“I’LL PUSH YOU” — 3 stars — Patrick Gray, Justin Skeesuck, Ted Hardy, Michael Turner; PG-13 (language); "I'll Push You" was screened Thursday and will be available on illpushyou.com starting Dec. 17. Additional showtimes will be available on illpushyou.com.
Chris Karcher and Terry Parish’s “I’ll Push You” should easily land on anyone’s short list for 2017 Feel-Good Documentary of the Year.
“I’ll Push You” is the story of two lifelong friends who set out together to hike El Camino de Santiago, the 500-mile route across France and Spain that religious pilgrims have been traversing for a thousand years. It sounds like an interesting enough documentary subject on its own, but “I’ll Push You” features a heartwarming twist: Only one of the friends has the use of his legs.
As an adult, Justin Skeesuck was diagnosed with multifocal acquired motor axonopathy, a progressively debilitative disease that essentially makes the immune system attack the nervous system, compromising the use of one group of muscles at a time. By the time Skeesuck and his best friend Patrick Gray decided to hike El Camino, he had already lost almost complete use of his limbs, so the plan is to have Gray push him along the length of the trail using a specially modified aluminum wheelchair.
We quickly learn that Gray is the ideal man for the job, painted by friends and family as a compulsive worker and a dedicated friend. As we watch the pair leave Boise, Idaho, for France, it quickly becomes clear that we are watching something very special.
While we watch the (sometimes literally) step-by-step progress of their journey, “I’ll Push You” interjects various interview clips and other footage that fills in the friends’ back story, detailing their friendship, their marriages and eventually the story of Skeesuck’s illness. Both Skeesuck and Gray are devout family men, and “I’ll Push You” makes it clear that their wives and families drive their efforts.
The 500-mile route typically takes about five weeks to complete, and a mutual friend named Ted Hardy joins Gray and Skeesuck for the first 10 days of hiking before having to return home for work. But even with two men on the job, hauling Skeesuck’s chair up the rocky slopes of the trail — which in one day’s climb ascends more than 4,000 feet — is a massive and exhausting undertaking.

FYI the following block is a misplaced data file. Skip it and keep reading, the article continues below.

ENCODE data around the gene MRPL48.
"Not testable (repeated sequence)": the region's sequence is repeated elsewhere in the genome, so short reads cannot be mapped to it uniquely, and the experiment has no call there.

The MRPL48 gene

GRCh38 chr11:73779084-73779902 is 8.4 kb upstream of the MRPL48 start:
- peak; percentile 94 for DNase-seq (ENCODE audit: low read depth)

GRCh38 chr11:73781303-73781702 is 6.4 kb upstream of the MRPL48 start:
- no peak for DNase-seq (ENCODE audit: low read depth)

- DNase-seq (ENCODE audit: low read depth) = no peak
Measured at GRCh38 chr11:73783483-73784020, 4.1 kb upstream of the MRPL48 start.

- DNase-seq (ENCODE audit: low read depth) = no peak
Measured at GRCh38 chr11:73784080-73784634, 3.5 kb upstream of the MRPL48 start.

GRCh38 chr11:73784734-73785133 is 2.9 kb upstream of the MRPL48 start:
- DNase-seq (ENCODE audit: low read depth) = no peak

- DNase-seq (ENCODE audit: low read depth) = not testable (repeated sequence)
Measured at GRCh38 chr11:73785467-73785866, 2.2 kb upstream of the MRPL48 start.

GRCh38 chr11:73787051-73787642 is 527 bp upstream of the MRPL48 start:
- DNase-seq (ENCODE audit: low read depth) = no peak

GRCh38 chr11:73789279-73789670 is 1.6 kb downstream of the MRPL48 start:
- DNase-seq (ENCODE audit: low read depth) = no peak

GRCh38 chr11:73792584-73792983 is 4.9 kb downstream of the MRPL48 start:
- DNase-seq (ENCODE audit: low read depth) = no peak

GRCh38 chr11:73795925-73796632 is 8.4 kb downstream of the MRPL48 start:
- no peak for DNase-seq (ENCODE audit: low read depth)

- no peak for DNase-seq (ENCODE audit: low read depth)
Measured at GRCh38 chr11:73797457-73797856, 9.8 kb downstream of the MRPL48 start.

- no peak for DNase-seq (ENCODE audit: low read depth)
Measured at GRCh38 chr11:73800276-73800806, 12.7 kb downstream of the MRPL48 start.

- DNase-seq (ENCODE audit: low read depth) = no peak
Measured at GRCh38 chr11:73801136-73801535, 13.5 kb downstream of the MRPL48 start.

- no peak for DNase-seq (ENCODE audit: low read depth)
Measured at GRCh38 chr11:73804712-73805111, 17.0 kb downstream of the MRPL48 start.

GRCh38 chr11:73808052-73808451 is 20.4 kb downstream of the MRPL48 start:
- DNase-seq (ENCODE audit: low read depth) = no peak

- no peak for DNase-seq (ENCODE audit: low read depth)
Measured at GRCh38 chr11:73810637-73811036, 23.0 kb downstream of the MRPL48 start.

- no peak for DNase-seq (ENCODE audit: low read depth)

We also spend time away from the trail in different hotels as we see how Gray has to help his friend with everything from eating to dressing to using the bathroom. Through it all, Skeesuck keeps on a bright countenance, and Gray, though weary, is determined to come through for his friend.
“I’ll Push You” is one of the most genuine testaments to friendship found on film, but its impact is augmented all the more when we see what happens with the other pilgrims on the trail. The details won’t be described here, but make sure you stick around for what happens on some of the final legs of the journey. It will make your day.
Karcher and Parish’s effort isn’t flashy, but it draws strength from its sincerity and its intimacy. We get an up close and personal view of Gray and Skeesuck’s struggle — in one amusing moment, Hardy has to warn the backpedaling cameraman that he’s about to stumble — and “I’ll Push You” complements its story with the beautiful, mist-shrouded and elegant scenery along El Camino. The full pilgrimage may be 500 miles long, but stories like “I’ll Push You” strongly suggest that some of life’s best moments come in the pursuit of hard things.
“I’ll Push You” is rated PG-13 for language; running time: 100 minutes.
Joshua Terry is a freelance writer and photographer who also teaches English composition for Weber State University. You can also find him on https://www.youtube.com/moviereviewsbyjosh' target='_blank'>YouTube.